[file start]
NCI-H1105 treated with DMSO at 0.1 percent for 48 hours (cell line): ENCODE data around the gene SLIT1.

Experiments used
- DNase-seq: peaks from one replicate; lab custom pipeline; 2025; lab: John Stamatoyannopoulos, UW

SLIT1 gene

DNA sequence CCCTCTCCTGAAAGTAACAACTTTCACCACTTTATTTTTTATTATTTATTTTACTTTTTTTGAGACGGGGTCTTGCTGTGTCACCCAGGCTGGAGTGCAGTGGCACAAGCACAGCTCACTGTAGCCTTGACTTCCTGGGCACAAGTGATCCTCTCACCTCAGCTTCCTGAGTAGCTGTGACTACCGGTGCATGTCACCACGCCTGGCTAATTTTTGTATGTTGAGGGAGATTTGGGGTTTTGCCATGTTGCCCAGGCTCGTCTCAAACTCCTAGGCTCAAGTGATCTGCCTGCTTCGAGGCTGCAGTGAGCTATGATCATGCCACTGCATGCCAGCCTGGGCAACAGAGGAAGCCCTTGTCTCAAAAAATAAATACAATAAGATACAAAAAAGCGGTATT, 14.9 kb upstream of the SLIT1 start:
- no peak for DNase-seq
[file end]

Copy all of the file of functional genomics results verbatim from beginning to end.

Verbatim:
NCI-H1105 treated with DMSO at 0.1 percent for 48 hours (cell line): ENCODE data around the gene SLIT1.

Experiments used
- DNase-seq: peaks from one replicate; lab custom pipeline; 2025; lab: John Stamatoyannopoulos, UW

SLIT1 gene

DNA sequence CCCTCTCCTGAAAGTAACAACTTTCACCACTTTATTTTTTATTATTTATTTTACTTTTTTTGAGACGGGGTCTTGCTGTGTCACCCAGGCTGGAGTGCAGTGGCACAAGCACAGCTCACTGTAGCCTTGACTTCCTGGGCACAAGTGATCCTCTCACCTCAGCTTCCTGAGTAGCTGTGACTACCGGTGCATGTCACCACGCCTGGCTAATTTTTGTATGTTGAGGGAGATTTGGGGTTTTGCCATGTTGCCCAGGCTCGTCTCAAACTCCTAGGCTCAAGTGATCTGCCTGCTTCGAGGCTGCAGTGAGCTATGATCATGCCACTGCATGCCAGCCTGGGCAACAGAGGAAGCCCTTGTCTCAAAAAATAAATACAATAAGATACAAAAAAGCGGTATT, 14.9 kb upstream of the SLIT1 start:
- no peak for DNase-seq